Also how many ANOVAs are wrong out there that were used to show statistical significance on a set of data? The major assumption that people make is that data is normally distributed with an ANOVA test. Let’s be honest, how many people check to see if their data really is normally distributed before picking a test to show p

According to Wikipedia, “the p-value is the probability of obtaining a test statistic at least as extreme as the one that was actually observed, assuming that the null hypothesis is true”.

Is that wrong? If not, how does it differ from how people tend to mis-interpret it?

@anonymous,

The mistake commonly made is thinking that the p-value is also a measure of the likelihood the underlying hypothesis is true (or false). It’s not.

I guess that depends whether we are talking about objective or subjective probabilities, but philosophically, what’s the difference since all we know is what we know?

I’ve seen a lot of this argument over the years and I am absolutely open to change. However, all I read is statisticians telling me how wrong p-values are or arguing amongst themselves. Where is the practical solution that replaces what I do already?

How many statistical tests does the garden variety pharmacologist really need anyway? Is this thing really bigger than that thing. How about that thing? Maybe I need to compare some count data every once in a while.

Clearly explain a better way to do this that still allows data collection on real world time scales, and I have zero problem in doing it.

^ “like!”

Maybe use the same metric but just call it a “bs-Value”?

One important things to note is that statistically significant differences may not always translate to real world significance. For instance, two cancer drugs one of which gives a p value of 0.005 in a clinical trial and the other gives 0.002 may still tip the balance in favor of the second drug, depending on the severity of the disease and the current options for therapy.

A great book – although a little too polemical – about the misuse of p values and others measures of statistical significance is “The Cult of Statistical Significance”.

I hope no one is just looking at the P values. If the first drug extends life in the treatment group by 2 years (p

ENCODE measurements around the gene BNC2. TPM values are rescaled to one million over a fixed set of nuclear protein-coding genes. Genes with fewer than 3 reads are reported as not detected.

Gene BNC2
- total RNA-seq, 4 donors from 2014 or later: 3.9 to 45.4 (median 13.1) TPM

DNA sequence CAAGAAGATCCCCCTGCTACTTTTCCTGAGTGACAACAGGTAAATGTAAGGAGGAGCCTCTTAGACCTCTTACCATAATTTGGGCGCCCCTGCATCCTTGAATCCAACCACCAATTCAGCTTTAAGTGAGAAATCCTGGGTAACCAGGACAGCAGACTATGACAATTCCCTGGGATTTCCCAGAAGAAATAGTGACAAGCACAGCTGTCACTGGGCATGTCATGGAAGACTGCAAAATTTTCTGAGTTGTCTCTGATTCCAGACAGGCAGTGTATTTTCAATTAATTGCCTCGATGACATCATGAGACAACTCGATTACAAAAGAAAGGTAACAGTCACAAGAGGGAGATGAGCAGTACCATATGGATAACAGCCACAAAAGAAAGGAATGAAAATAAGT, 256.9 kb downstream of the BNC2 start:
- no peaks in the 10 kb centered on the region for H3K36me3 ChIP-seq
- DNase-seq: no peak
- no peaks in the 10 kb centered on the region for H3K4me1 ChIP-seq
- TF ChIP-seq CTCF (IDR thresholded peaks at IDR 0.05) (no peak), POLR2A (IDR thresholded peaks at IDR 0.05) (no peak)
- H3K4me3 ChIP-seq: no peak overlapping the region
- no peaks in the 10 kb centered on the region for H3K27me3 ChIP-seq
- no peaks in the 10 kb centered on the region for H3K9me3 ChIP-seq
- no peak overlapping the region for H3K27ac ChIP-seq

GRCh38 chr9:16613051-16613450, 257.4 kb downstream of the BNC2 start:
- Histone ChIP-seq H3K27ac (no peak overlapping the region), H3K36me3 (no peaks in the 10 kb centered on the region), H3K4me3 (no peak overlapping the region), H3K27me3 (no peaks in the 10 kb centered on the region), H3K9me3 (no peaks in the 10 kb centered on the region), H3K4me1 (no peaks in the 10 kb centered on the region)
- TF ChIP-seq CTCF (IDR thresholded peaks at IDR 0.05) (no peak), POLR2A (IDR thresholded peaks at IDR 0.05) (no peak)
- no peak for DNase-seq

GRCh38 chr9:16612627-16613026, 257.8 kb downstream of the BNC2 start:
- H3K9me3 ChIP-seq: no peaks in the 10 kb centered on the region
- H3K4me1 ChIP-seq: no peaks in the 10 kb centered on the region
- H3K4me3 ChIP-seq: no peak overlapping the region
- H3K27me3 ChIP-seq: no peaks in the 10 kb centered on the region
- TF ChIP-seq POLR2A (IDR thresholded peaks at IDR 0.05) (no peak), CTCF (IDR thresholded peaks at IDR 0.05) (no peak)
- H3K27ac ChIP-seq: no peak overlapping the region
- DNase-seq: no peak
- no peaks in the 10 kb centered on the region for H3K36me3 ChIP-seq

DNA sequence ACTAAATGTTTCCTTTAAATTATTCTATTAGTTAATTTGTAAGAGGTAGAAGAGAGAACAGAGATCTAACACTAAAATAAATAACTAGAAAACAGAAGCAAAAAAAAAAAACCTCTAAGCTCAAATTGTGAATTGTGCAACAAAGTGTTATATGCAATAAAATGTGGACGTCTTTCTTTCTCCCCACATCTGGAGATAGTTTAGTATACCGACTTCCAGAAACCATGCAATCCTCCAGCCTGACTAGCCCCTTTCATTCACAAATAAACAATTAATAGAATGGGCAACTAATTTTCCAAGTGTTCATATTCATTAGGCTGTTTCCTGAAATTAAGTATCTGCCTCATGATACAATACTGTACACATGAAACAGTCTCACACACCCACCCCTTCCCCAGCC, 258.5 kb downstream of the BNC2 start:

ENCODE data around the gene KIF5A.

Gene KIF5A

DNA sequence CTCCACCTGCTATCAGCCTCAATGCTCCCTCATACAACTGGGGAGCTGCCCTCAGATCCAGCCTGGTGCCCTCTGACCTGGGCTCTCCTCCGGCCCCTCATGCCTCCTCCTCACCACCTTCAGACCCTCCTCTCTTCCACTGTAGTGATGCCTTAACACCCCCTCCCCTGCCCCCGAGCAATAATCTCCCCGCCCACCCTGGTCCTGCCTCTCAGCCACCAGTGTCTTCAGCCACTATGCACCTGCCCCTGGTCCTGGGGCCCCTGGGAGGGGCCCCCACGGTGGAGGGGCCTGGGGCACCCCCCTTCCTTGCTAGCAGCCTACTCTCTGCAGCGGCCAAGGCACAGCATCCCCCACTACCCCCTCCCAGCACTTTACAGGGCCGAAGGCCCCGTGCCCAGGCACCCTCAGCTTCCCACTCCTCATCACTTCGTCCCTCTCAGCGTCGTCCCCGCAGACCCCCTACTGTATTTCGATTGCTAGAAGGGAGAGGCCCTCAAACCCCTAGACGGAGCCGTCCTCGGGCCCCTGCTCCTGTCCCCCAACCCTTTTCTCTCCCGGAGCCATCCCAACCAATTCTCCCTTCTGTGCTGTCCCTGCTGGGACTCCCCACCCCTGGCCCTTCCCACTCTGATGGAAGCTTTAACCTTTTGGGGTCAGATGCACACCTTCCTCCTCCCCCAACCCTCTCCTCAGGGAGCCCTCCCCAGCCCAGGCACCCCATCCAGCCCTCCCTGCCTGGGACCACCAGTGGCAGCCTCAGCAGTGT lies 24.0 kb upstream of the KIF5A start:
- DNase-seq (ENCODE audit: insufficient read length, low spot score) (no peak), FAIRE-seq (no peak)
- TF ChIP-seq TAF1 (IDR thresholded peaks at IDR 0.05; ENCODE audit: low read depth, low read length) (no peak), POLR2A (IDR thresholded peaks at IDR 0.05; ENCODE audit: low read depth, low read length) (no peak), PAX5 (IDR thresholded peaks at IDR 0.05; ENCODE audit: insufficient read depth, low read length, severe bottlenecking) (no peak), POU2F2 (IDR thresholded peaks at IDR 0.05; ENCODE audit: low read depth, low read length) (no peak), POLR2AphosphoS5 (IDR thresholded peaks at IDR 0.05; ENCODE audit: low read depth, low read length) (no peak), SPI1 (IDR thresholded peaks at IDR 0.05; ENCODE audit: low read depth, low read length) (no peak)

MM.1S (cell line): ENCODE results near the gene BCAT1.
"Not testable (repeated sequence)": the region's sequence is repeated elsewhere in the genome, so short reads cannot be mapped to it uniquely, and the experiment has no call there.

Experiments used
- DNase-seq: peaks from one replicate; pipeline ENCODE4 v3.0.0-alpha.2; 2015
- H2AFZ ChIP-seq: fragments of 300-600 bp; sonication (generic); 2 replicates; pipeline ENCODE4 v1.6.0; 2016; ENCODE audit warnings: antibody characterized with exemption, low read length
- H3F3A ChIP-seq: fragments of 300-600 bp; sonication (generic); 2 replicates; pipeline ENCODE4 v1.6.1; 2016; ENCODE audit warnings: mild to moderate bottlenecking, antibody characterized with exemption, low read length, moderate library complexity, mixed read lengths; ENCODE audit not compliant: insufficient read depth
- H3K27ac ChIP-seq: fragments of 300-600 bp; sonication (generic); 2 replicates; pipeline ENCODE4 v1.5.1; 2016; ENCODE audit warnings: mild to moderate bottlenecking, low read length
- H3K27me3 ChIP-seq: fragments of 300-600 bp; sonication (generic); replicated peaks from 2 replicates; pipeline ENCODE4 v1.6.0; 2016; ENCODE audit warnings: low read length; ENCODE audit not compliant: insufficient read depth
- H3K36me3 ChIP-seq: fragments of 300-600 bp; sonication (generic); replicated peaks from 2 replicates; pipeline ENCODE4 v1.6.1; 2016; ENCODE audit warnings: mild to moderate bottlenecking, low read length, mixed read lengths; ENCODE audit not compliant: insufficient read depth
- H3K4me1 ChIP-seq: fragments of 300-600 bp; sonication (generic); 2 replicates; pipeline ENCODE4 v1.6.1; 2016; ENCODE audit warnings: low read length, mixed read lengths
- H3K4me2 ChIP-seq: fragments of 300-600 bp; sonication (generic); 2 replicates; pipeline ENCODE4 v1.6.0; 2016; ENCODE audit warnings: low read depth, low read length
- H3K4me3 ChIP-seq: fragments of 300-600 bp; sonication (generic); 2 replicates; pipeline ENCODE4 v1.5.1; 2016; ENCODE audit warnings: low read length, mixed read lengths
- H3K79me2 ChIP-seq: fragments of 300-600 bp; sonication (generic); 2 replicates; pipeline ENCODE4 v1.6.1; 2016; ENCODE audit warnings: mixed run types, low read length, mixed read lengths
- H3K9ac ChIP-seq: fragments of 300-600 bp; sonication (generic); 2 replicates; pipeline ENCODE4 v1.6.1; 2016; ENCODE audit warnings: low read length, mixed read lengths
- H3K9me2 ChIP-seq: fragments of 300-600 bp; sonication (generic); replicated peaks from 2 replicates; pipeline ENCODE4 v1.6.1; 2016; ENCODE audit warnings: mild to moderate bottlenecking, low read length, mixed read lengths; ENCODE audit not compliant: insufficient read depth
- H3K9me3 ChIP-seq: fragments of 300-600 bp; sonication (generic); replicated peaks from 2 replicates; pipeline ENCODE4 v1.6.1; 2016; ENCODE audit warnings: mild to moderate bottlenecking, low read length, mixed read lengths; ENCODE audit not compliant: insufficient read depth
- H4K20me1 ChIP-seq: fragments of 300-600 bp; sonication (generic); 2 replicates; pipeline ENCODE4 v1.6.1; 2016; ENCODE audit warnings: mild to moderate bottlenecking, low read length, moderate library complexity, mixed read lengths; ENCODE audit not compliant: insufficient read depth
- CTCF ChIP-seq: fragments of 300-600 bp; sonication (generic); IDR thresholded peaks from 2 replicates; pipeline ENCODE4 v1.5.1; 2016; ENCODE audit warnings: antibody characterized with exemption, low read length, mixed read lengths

Let’s try that again. (First 2 paragraphs)

I hope no one is just looking just at the P values. If the first drug extends life in the treatment group by 2 years (p

Let’s try that yet again. The less than symbol seems to muck things up.

I hope no one is just looking just at the P values. If the first drug extends life in the treatment group by 2 years (p less than 0.005) and the other by 1 month (p less than 0.002), then you’d better be taking the first one.

At the last Gordon CADD meeting there was a lot of discussion on this issue. I’m always flabbergasted at the extent of misunderstanding regarding p values. And I was blown away by the degree (historically) that p less than 0.05 has become some kind of magic threshold.

A few points you learn in an intro stats course

1. Large data sets are always considered to have a ‘normal’ distribution

2. Effect size should always be taken into account

http://en.wikipedia.org/wiki/Cohen%27s_d#Cohen.27s_d

For a t-test you use cohen’s d. Its well known that large samples will ‘look’ significant, so you always need to run another calculation for effect size. Why someone would publish a paper without doing this is a bit crazy.

3. The non parametric version of the t-test is called Wilcox for paired data or Man-Whitney for independent data. These tests use rank orders and therefore avoid issues of distribution or unequal variance between groups (Leven’s test)

It seems well known how to handle effect size and lack of a normal distribution. All the calculations can be done in R in seconds.

intro stats courses using R are offered free online. No excuse to publish something and not at least try to do it correctly.

#8: As far as ‘BS-value’. If you know what your doing, how could anyone ‘BS’ you?